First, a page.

STANFORD, Calif. -- Tobias Wolff strides past the 19th-century sandstone arcades and towering palms that frame the entrance to Stanford University, slinging a battered leather satchel over his shoulder and adjusting his wool driving cap.
Energized after teaching his advanced fiction writing class, he appears trim and youthful despite his gray mustache. All traces of the middling student who had to bluff his way into private school are gone - now he comfortably inhabits the skin of revered professor and literary legend.
Wolff firmly established his image with his 1989 memoir, "This Boy's Life." His latest, "Old School," is a work of fiction, but it clearly picks up where his memoir left off.
Considered by many a master of the close-to-the-bone memoir, Wolff has earned his one-day-a-week teaching job (and his comfortable book-packed office) and he revels in the freedom it grants him.
"This Boy's Life" arrived on bookshelves just as Americans were suffering a collective hangover from prime-time TV soap series like "Dallas" and "Dynasty," which offered a view of American family life that was filled with wealth and betrayal.
"I don't blink at calling it a genre-breaking book," Gary Fisketjon, his longtime editor at Alfred A. Knopf, says. "It was a huge influence that he exerted. It suddenly was the sort of book everyone was writing."
"Popular culture had created such a sense of unreality about American life that maybe that created an appetite for true accounts of what it is like to live and grow up in this country," Wolff says later in the day during an interview with The Associated Press at his home in the hills above the campus. "A memoir like mine would probably work against the grain of that somewhat and maybe be a little reassuring to people who did not grow up in an 'Ozzie and Harriet' household."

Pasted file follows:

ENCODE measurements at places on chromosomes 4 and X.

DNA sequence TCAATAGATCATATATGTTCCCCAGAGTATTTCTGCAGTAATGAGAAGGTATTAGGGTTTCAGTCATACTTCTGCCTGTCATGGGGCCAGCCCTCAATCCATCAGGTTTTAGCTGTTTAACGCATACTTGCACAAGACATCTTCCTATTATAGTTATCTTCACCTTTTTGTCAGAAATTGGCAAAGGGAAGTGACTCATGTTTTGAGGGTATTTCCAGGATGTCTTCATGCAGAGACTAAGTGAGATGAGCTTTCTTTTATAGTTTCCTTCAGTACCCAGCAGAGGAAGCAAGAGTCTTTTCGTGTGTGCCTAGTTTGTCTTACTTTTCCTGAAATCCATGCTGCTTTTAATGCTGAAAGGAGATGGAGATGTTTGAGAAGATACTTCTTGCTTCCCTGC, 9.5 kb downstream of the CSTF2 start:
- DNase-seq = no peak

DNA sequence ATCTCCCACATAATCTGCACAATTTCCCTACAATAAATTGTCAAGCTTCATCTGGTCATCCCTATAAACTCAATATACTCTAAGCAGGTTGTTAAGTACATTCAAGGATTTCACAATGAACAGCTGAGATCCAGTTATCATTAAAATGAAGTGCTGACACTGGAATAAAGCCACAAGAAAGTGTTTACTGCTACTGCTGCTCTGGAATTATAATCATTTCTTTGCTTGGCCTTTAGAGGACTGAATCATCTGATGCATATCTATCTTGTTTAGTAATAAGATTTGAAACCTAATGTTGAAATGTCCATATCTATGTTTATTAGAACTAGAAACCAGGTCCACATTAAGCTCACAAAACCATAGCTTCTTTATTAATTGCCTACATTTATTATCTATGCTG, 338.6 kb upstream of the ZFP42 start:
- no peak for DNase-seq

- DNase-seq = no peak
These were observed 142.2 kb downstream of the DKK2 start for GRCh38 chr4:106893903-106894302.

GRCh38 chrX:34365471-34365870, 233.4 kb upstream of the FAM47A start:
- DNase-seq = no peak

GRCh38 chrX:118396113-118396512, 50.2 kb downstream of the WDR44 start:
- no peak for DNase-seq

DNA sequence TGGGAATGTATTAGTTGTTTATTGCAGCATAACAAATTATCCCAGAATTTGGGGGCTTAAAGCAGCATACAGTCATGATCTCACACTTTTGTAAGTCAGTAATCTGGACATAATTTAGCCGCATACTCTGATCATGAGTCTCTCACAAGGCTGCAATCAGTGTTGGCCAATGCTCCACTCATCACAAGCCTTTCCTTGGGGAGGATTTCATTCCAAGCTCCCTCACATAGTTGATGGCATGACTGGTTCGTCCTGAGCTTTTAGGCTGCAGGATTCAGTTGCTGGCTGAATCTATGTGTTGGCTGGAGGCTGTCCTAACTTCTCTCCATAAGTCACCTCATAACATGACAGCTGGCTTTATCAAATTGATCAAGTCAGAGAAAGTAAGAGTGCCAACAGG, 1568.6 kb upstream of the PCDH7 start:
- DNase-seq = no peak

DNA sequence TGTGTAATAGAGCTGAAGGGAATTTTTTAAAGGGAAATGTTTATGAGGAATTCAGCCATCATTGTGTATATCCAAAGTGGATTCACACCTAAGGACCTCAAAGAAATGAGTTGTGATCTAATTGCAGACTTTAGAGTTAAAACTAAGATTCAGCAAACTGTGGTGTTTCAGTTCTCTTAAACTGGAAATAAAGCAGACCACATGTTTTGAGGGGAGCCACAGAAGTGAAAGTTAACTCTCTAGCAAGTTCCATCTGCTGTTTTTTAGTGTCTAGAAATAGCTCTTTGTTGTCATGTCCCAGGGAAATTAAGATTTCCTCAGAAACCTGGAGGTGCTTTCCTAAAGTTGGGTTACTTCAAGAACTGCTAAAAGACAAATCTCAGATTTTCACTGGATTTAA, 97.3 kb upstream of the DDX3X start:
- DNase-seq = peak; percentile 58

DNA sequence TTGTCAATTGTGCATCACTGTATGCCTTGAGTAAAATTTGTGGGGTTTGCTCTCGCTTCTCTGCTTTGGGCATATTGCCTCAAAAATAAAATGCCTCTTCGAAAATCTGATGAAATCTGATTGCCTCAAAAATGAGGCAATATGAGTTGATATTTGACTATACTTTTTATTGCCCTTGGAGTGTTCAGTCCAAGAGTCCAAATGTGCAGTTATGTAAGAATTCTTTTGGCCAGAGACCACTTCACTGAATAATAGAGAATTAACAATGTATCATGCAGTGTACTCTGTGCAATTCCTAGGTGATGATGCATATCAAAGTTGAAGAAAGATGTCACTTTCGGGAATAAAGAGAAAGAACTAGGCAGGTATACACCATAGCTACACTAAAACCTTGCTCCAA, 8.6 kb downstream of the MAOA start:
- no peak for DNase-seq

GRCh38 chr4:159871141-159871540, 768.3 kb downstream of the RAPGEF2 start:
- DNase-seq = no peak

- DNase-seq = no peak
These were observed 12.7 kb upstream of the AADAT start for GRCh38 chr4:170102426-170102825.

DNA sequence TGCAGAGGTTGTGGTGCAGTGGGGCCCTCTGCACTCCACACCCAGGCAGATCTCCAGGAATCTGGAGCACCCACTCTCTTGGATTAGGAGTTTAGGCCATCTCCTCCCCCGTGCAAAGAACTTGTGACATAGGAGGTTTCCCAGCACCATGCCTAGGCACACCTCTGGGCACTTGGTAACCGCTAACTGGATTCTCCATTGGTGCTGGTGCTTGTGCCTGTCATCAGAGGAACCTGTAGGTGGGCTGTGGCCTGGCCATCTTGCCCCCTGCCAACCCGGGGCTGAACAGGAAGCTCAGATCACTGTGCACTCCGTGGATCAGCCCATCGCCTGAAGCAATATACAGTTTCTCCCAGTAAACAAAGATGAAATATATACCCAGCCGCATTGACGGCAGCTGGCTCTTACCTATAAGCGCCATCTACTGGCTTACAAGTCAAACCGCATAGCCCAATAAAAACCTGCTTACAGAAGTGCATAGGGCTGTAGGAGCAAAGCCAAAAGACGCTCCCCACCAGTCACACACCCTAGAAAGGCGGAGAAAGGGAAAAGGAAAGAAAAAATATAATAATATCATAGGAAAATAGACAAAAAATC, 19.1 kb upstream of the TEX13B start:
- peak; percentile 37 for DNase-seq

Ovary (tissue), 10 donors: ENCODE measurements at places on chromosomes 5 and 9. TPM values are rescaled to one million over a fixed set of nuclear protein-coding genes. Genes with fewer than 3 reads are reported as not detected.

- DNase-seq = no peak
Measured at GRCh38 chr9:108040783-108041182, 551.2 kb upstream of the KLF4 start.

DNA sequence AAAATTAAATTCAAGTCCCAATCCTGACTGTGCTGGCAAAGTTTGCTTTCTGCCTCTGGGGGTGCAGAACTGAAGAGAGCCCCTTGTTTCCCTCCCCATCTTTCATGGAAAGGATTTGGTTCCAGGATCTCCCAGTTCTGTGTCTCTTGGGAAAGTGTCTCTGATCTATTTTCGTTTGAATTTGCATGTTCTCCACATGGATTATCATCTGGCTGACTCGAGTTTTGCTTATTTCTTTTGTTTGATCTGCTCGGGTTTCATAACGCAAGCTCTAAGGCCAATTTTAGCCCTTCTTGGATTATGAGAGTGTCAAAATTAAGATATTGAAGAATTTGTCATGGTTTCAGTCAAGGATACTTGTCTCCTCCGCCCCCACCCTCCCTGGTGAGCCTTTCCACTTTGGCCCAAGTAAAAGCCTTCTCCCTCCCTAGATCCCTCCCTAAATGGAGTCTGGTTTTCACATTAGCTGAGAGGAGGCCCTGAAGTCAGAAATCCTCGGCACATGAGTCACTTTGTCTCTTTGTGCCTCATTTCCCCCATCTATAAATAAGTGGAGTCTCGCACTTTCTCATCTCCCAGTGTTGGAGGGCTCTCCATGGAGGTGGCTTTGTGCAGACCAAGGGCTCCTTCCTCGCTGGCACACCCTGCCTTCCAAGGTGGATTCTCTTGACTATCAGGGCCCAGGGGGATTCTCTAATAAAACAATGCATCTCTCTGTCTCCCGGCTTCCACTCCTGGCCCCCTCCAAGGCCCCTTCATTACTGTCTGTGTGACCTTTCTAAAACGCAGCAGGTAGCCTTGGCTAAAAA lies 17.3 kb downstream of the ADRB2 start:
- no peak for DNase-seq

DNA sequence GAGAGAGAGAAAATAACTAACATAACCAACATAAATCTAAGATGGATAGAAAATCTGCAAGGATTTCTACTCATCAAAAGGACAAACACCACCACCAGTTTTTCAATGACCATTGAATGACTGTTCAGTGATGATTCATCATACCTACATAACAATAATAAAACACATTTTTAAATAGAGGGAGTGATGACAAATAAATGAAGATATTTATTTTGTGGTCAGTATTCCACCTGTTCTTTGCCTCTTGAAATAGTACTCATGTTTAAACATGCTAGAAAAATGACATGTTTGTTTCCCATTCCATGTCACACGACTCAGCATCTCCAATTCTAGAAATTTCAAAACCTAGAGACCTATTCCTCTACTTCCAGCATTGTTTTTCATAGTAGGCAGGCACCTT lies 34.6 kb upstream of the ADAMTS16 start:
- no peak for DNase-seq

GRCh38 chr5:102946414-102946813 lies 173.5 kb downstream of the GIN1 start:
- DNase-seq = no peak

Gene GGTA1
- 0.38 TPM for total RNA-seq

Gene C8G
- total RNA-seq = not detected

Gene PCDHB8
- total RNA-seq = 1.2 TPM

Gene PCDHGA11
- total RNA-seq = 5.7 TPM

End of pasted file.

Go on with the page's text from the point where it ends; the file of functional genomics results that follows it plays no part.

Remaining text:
He sits in his spacious living room, alive with afternoon sunlight. The room is dominated by a wall of windows that look out over the red-tiled rooftops of Stanford University. Wolff says the view is distracting; he prefers to work in a basement office.
His latest work, "Old School," is fiction, he says, not a memoir. Yet "Old School" picks up where his memoir leaves off. "This Boy's Life" told about how he escaped a rough home life and Washington state public schools by lying on an application to snag a scholarship for the fancy East Coast Hill School.
The unnamed narrator in "Old School" is a "book-drunk boy" attending a similarly exclusive school in 1960-61. The highlight of the academic year is a writing competition, judged by famous authors - Robert Frost, Ayn Rand, Ernest Hemingway. The prize? A private meeting with the author.
"I think writers are entitled to use every kind of device available to them to bring the reader into their world in a spirit of belief," Wolff says. "That's where you want them to be. You want the reader to leave doubts at the door and to enter your world with an open heart."
Nonetheless, he encourages readers to make connections between "Old School" and "This Boy's Life."
"The core of the narrator's personal experience, his outlook on things is undoubtedly something that I'm bringing up in my own life," Wolff says. "The story I wanted to tell could only have happened in that period. You just don't have that kind of adulation of writers anymore."
Wolff was drawn to a writing life by his hero, Hemingway.
"He changed the language of our literature," Wolff says. "He gave young men, especially, a kind of pattern of how to be a man, not always for the better, but he gave it to us anyway - the cool, taciturn, self-sufficient. ... It was all-pervasive, it really was. It was very attractive."
Hemingway killed himself when Wolff was 15. He remembers hearing the news on the car radio, while he was waiting for his brother, Geoffrey, to finish a job interview.
"It was shocking because nobody knew what we all know now," Wolff says. "We still had this idealized image of him that he himself had created."
Geoffrey Wolff went on to write his own memoir, "The Duke of Deception," about growing up with their father, a sort of parallel book to his brother's story about life with their mother.